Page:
Next onstage was legendary songwriter Tony Arata, a master storyteller who only needed himself, a guitar, and a microphone to engage and captivate the audience. The Savannah native, who also attended Georgia Southern University, is a member of the Nashville Songwriters Hall of Fame who’s written #1 records for Garth Brooks, Patty Loveless, Lee Roy Parnell, and Clay Walker. Tony shared the improbable, made-for-TV-movie true story about his song that was rejected for three years in Nashville until his friend, and fellow struggling songwriter, Garth Brooks, recorded it on his 1989 debut album. Tony performed an extremely heartfelt version of his classic song, “The Dance,” which became Garth Brooks’ signature song and won CMA’s Song of the Year and many other awards. Another highlight of Tony’s set was hearing him sing “Otis, Johnny, James, and Joe,” a song he wrote honoring fellow Georgia musicians Otis Redding, Johnny Mercer, James Brown, and Joe South.
FENDER HONORS FRED AND DINAH FOR THEIR GRIT AND DETERMINATION OF SUCCESSFULLY RECLAIMING THE GRETSCH BRAND.
In 2002, Fender became the exclusive manufacturer and distributor of Gretsch guitars worldwide, and several Fender members flew in from Scottsdale, Arizona to be at the event. Jason Barnes, the Vice President of Fender’s Gretsch Division, was introduced next and shared that how, from his vantage point onstage, he could literally look around and see 140 years of Gretsch history and innovation hanging on the walls. Jason reminded the audience of the many historical events of the past 140 years and praised the generations of family members and dedicated employees who have driven the Gretsch brand with a simple and strong passion: to make great instruments that make great music.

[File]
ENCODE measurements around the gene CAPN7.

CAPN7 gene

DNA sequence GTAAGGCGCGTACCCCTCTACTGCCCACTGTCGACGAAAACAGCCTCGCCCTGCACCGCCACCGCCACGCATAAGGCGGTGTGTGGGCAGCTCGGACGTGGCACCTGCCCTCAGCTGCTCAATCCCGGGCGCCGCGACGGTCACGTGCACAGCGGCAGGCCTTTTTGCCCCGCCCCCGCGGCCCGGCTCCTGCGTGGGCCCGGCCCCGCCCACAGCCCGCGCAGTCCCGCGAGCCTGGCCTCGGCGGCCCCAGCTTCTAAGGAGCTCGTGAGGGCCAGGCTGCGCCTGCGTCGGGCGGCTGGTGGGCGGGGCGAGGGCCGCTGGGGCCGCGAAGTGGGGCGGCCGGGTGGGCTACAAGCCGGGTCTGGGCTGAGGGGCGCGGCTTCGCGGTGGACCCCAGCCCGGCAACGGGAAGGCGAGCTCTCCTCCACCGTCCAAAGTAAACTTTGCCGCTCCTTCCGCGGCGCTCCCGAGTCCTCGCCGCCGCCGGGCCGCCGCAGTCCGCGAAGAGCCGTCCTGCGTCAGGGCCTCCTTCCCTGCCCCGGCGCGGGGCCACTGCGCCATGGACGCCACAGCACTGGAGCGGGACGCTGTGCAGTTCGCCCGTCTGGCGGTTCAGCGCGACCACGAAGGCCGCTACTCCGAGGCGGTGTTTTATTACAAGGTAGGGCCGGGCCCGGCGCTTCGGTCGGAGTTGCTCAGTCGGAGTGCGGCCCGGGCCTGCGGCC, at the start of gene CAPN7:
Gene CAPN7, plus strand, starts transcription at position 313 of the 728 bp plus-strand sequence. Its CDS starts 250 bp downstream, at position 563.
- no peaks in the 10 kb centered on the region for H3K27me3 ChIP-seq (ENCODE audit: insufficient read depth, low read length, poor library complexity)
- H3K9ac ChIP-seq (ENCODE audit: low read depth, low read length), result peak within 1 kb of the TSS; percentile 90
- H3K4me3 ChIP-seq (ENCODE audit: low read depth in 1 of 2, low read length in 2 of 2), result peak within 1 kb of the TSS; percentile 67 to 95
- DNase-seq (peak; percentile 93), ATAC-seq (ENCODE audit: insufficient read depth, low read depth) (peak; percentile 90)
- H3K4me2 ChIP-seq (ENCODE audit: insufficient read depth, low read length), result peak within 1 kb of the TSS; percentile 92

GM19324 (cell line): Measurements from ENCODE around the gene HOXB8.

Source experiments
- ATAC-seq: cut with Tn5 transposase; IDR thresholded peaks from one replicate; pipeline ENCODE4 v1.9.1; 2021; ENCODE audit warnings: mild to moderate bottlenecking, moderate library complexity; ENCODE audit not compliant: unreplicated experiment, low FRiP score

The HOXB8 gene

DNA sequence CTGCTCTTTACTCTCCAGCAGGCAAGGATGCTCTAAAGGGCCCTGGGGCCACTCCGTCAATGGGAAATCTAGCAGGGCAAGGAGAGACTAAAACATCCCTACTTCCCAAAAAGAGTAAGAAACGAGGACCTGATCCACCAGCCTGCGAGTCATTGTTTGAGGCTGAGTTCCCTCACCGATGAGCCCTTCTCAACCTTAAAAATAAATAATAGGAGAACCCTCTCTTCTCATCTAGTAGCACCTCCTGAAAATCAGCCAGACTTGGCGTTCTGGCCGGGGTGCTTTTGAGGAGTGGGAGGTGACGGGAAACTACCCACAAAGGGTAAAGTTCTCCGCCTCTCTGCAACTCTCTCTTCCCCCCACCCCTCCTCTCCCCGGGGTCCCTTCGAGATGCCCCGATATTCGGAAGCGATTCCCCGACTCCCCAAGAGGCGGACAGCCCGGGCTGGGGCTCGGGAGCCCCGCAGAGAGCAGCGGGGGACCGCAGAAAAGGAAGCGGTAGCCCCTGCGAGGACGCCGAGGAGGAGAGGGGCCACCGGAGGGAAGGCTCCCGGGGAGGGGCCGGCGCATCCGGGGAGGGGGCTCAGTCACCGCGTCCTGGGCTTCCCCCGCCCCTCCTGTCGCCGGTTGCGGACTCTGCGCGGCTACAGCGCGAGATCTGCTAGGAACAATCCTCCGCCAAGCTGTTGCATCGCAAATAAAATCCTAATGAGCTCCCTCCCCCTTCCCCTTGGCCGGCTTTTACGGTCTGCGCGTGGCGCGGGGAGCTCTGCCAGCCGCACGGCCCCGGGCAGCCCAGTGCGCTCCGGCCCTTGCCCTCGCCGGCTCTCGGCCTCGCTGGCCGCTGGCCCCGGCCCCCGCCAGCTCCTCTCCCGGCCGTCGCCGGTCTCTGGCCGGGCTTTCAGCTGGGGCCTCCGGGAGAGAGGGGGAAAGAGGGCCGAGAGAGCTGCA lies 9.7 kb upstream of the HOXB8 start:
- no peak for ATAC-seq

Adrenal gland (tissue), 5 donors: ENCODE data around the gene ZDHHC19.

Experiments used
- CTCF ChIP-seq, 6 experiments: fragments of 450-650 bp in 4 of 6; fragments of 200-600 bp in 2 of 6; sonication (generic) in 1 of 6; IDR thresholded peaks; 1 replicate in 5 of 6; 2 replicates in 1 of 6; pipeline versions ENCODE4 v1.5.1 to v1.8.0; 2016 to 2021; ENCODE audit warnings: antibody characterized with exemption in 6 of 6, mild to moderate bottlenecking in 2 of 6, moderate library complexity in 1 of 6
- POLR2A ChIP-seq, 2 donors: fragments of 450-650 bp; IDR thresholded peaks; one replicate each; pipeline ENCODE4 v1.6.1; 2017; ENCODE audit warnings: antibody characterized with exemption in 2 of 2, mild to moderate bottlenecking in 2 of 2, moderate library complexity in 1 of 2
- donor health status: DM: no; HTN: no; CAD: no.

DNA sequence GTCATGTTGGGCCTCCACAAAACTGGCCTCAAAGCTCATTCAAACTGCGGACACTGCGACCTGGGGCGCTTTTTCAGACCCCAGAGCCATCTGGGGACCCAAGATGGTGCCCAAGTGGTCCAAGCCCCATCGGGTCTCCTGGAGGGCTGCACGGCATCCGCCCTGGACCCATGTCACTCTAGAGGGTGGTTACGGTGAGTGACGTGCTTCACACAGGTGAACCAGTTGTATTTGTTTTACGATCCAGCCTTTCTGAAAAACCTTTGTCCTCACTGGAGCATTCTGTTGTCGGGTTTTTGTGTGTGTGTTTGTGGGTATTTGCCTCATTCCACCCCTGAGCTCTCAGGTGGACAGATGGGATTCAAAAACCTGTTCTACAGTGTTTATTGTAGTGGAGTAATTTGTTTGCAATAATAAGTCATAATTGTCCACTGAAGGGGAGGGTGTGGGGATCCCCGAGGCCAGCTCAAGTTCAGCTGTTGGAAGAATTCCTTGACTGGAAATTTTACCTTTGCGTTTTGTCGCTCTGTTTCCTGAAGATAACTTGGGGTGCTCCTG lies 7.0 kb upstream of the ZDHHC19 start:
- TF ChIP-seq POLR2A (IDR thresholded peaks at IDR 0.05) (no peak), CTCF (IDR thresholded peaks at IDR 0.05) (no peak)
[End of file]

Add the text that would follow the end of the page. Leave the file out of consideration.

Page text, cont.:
“We also want to celebrate Fred and Dinah Gretsch for their immense vision, their fortitude, and their sheer grit to reclaim the brand,” said Jason. “And especially their promise and partnership with Fender to bring it back to what many people consider as Gretsch’s Second Golden Age.”
THE REVEREND HORTON HEAT TURNS UP THE TEMPERATURE WITH HIS BLISTERING SET.